So… there in the middle of the street was Aleng Ponchy’s cat, sitting obliviously on the floor. Butiki stood above her cat, with his hand hovering just a few inches away from its tail. I can distinctly remember Aleng Ponchy shriek with resentment: “Step away quickly before I squash you to hell!” This was in my eyes a huge possibility given Aleng Ponchy’s massive build. She operated a bakery in San Leandro Street, so she must have tested one too many of her own products. No qualms about that, her morning dinner rolls were a godsend.

With his mischievous grin, Butiki refused to acquiesce to Aleng Ponchy’s demands. Aleng Auring, probably envisioning herself to be the hero of that ordeal, attempted to take down Butiki. She grabbed him from behind, but it was too late. Before one could even say Butiki, he had reached for the tail of the cat, lifted it up, and swung it like a lasso above his head in jubilation. We were in awe. It seems so impossible now, but I remember at that particular moment just thinking to myself: “I’m watching a cat spinning by its tail right now.”. Butiki in his cackling glee made a good three to four full circles before being tackled by Gerard to the floor. The cat I’m happy to say was propelled onto the window sills of the house in front of my grandmother’s. And a cat always lands of its feet (mostly).

Needless to say Butiki was picked up from the ground by Aleng Ponchy’s with one hand. In anger, she hoisted the boy up with one swift pull and started dragging him towards his house with the intent of having him castigated by his father Daga. But even Aleng Ponchy’s anger-fueled super strength couldn’t clutch onto Butiki. He escaped and sped down Masinop street. Gerard, still on the ground, sprung up and ran after him. Needless to say, Paolo, Buboy, Joseph, and I ran after him.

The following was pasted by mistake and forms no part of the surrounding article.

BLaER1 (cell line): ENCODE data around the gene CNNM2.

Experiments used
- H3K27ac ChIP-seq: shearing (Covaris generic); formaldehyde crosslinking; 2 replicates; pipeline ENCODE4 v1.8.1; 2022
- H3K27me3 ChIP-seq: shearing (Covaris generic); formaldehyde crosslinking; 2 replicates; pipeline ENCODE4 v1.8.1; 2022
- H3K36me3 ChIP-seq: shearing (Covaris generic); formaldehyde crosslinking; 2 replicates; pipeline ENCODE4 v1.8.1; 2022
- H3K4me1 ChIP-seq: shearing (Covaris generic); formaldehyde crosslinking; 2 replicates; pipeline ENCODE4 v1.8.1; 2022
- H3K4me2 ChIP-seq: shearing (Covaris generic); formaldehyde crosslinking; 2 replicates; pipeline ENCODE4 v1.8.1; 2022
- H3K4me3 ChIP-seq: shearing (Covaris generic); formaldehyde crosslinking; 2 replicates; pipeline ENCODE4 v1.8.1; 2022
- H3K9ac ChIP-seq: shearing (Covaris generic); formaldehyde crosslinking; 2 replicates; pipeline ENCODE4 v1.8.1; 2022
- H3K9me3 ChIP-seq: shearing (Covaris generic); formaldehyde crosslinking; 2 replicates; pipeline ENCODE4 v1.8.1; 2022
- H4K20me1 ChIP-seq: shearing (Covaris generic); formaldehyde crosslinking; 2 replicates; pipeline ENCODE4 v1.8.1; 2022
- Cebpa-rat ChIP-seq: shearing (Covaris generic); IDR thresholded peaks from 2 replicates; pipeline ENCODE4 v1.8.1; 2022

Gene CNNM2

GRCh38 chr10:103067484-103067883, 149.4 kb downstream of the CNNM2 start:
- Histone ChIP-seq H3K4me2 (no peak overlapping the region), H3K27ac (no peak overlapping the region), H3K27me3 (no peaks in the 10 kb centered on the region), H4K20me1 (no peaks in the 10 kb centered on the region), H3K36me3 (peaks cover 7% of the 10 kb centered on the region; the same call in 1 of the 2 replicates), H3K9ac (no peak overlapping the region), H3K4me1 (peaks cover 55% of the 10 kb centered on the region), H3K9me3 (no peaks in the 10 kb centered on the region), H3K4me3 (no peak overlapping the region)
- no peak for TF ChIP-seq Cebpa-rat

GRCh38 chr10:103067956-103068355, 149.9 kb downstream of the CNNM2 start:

At one point Butiki must have surely made a sharp turn to a left junction since we found ourselves looking for Butiki and Gerard in an abandoned construction site that covered the expanse of the end of Masinop Street. It was certainly no place for kids to be running about in just flip flops. There were jagged pieces of sharp metal and rocks all over the place, which had caused our high speed chase for our friend to turn into the most careful navigation of the rough terrain. Buboy, being the oldest of us, led in front, dutifully calling out for Gerard and the Lizard, Butiki. Paolo followed, with me behind, and Joseph trailing. I could hear Joseph’s heavy exhaustive breathing as we made our way on all fours to cut through the collapsed concrete beams and crevices.

Gerard halted. From a few metres away we could hear the swift running of two pairs of legs coming towards us. My hair swept to the flow of the wind as Gerard whizzed past us, followed by Butiki, jumping from one large rubble to another, running back to where we just came from. Paolo, Joseph and I were perplexed, we turned back and in front of us, two black, savage, street dogs growled at us with gritted teeth just five to seven metres away. (Joseph confessed later that day that he had shit his pants just a tad bit.)